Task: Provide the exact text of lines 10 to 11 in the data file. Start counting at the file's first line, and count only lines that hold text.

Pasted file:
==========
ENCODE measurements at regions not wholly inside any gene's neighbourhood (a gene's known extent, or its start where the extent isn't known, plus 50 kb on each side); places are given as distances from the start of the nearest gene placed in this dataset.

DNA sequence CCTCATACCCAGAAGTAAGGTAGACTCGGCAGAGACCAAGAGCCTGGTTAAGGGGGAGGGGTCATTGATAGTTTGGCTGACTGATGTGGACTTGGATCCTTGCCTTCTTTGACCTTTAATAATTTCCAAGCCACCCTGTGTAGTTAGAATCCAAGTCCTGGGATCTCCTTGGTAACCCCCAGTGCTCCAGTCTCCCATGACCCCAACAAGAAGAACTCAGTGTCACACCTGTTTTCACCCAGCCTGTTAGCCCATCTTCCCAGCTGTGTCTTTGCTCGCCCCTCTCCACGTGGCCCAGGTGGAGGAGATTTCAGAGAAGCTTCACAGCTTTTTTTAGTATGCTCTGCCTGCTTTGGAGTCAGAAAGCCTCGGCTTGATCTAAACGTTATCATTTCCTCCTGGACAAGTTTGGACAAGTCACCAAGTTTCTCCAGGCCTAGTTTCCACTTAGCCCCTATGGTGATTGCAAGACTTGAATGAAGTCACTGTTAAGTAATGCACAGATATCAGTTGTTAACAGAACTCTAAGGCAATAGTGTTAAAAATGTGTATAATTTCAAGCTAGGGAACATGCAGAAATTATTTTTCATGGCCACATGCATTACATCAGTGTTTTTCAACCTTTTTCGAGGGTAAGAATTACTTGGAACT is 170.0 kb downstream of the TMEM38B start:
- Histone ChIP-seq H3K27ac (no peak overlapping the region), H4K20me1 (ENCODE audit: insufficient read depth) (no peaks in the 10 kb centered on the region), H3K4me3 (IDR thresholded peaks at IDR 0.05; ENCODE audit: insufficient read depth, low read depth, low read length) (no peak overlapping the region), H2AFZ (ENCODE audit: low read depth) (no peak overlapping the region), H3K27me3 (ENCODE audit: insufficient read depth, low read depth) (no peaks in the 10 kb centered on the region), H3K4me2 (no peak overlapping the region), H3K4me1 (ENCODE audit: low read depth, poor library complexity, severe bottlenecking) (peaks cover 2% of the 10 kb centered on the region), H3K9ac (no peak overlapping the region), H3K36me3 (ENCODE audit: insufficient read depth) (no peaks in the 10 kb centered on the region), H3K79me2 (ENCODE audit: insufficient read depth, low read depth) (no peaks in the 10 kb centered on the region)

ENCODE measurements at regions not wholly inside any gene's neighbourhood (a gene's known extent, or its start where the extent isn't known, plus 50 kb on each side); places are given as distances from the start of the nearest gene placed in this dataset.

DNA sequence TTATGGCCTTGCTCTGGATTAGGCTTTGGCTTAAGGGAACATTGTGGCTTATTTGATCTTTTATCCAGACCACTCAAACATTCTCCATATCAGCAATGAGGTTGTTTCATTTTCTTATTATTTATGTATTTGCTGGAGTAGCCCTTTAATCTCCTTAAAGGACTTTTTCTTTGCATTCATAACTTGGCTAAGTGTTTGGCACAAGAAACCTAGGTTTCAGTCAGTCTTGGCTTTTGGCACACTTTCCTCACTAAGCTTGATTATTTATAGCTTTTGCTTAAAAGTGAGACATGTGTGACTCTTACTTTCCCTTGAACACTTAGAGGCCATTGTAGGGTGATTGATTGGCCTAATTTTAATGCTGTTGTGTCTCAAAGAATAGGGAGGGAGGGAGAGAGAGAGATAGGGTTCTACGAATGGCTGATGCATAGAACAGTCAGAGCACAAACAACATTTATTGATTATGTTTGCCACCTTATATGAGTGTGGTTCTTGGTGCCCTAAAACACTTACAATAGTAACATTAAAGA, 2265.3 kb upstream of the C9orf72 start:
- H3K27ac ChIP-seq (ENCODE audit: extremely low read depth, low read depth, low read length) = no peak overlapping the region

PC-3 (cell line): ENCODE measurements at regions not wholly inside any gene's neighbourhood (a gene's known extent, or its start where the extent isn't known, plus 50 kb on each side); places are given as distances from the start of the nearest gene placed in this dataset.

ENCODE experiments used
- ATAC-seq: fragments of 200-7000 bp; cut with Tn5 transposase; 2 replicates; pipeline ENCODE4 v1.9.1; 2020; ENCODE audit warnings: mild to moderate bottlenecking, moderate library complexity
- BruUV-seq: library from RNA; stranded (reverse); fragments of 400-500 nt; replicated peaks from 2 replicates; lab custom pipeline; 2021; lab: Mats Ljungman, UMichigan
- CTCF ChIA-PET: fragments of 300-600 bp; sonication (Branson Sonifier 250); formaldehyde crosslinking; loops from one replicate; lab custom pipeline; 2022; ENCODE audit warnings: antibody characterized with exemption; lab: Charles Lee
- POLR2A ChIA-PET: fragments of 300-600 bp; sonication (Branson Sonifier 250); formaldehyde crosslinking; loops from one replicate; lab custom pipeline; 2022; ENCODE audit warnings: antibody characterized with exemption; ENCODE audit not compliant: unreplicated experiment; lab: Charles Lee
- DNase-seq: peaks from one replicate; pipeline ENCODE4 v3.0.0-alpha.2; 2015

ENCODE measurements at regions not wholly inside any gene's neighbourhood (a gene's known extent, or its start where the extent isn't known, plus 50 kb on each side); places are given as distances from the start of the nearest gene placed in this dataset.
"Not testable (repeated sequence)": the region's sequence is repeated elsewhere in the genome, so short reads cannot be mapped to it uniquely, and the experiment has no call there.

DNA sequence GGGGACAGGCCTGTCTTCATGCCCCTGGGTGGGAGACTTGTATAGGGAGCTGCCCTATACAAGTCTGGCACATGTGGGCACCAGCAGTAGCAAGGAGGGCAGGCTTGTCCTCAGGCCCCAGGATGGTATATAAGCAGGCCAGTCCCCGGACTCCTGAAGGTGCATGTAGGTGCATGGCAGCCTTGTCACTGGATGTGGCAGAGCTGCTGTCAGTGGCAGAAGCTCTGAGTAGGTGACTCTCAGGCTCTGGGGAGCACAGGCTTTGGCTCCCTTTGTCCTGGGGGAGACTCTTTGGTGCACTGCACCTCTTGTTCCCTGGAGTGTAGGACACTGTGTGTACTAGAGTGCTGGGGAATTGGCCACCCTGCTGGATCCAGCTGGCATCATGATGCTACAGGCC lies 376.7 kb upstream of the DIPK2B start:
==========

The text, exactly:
- BruUV-seq: library from RNA; stranded (reverse); fragments of 400-500 nt; replicated peaks from 2 replicates; lab custom pipeline; 2021; lab: Mats Ljungman, UMichigan
- CTCF ChIA-PET: fragments of 300-600 bp; sonication (Branson Sonifier 250); formaldehyde crosslinking; loops from one replicate; lab custom pipeline; 2022; ENCODE audit warnings: antibody characterized with exemption; lab: Charles Lee